8. Put some oil of oregano on your nails:

"I bite the sides of my nails and get massive Black Swan type hangnails. I started putting oil of oregano on them. It’s safe to ingest and is really good for your immune system, but it tastes horrible straight up so you don’t want your mouth directly on that shit! Helps a lot!"


Get it from Amazon for $19.94.

9. Or apply some foul-tasting clear polish so that you have no desire to put your nails anywhere near your mouth:

"There’s a clear nail polish that tastes super acidic that I used to use to curb the habit."


Get it from Amazon for $15.25.

10. Carry around a set of cuticle clippers that you can whip out when you want to pick:

Getty Images

"I got a set of cuticle clippers! Instead of picking at everything, I clip the things that could become an issue so there’s nothing to pick at!"


11. Use a cuticle moisturizer, and remember to celebrate your wins:

"I bit my nails for 17 years, and I finally managed to quit! I did a few different things, but what helped me the most was this: I carried a cuticle moisturizer and every time I found myself picking or biting I would put the moisturizer on my nails. It made them look really nice and the texture of the wax made me keep my nails out of my mouth. I also took pictures of my nails every day so I could see how they grew over time! Every time I hit a milestone (which for me was even going two days without biting) I would send the pictures to my best friend and we would celebrate."


Get it from Amazon for $8.85.

12. Wear a piece of jewelry you can focus your attention on:

Photo by Jasmin Schreiber on Unsplash

"Wearing rings helps — instead of biting my nails when I'm anxious, I twist the rings around."


13. Or slip a rubber band around your wrist that you can play with instead:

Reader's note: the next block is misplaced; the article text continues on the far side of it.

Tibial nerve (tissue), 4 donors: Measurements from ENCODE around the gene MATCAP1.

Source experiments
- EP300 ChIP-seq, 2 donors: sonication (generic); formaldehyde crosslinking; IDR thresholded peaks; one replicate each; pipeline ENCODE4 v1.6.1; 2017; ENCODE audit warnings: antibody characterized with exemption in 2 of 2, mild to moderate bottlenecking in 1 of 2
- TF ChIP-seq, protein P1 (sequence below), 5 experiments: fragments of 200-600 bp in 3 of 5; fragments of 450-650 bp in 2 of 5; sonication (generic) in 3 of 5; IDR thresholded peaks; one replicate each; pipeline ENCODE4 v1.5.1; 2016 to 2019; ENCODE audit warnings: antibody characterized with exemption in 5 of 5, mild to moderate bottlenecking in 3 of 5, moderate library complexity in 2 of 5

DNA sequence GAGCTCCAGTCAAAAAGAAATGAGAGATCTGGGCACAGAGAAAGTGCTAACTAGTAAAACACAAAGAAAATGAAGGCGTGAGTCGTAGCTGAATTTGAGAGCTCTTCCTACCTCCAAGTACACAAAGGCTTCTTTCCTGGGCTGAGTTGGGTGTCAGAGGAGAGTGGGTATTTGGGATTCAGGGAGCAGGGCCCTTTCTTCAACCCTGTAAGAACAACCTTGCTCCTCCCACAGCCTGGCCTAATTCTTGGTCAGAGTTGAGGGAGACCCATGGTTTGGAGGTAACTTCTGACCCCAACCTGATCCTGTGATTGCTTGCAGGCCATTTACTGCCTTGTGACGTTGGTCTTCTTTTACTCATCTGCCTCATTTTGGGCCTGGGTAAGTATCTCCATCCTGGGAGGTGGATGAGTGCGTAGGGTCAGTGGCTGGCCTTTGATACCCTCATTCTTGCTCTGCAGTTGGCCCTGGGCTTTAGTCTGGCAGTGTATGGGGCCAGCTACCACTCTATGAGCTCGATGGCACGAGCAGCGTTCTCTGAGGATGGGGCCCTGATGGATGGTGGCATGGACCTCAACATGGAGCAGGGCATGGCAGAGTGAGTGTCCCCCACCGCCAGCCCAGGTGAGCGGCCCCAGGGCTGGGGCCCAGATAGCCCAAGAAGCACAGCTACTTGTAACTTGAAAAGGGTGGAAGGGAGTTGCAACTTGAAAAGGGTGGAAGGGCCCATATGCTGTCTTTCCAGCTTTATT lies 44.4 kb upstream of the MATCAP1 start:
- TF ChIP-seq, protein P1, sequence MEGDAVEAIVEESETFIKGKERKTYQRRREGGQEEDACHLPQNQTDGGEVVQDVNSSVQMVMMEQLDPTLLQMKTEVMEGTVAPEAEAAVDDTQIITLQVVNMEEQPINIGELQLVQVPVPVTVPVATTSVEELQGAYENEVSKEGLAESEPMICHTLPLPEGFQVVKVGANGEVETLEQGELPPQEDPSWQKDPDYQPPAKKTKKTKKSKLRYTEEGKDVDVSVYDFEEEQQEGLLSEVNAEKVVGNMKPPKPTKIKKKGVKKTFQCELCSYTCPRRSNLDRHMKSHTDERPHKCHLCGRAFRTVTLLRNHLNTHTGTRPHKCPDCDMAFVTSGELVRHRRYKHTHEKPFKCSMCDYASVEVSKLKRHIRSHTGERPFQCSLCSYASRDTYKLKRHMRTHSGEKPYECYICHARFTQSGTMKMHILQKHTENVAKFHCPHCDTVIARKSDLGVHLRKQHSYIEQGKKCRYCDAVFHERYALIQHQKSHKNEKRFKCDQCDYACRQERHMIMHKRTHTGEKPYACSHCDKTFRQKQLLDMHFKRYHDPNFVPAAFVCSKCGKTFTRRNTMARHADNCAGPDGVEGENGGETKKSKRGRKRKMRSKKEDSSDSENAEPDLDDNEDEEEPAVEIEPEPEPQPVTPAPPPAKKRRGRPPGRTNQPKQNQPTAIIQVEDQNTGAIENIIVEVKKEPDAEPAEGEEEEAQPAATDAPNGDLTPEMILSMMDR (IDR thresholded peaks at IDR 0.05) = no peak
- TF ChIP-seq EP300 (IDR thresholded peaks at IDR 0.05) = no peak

Laymul / Getty Images

"I've been wearing a rubber band around my wrist so whenever I feel the urge to fiddle my hands and pick at my nails, I simply play with the rubber band instead."


14. Wear a lipstick or gloss so that you really notice every time you put your fingers to your mouth:

Misuma / Getty Images

"Wearing lip gloss or lipstick, because it helps trigger my brain that I’m starting to bite (it’s so second nature I’ll do it without realizing it). And above all, celebrate the small wins."


15. Chew gum when you need to:

Supermimicry / Getty Images

"Painting my nails wasn't enough to stop me, so whenever I felt the urge to bite my nails I would chew gum instead. I haven't bitten my nails in almost 10 years now."


16. And enlist the help of a loved one:

Photo by Rainier Ridao on Unsplash

"My boyfriend used to not say anything about then one day he told me it was nasty, which it is, but he knew it upset me so he dropped it. What really helped was when I told him I was ready to stop if he ever saw me subconsciously pick."


Responses have been lightly edited for length and clarity.

Seeing other people dealing with the same thing you are is a great way to feel less alone, but if you found a lot of things in this post a little too relatable, you might want to look into other ways to take care of yourself. So, here are some quick resources, just in case:

You might want to read more about BFRBs and check out resources and information on how to get treatment.

You can read about anxiety disorders and obsessive-compulsive disorder, since BFRBs can be a symptom or coping mechanism of both.

As we head into the new year, we're talking about all the ways to make your life and the world around you a little bit better. Read more Do Better 2019 content here.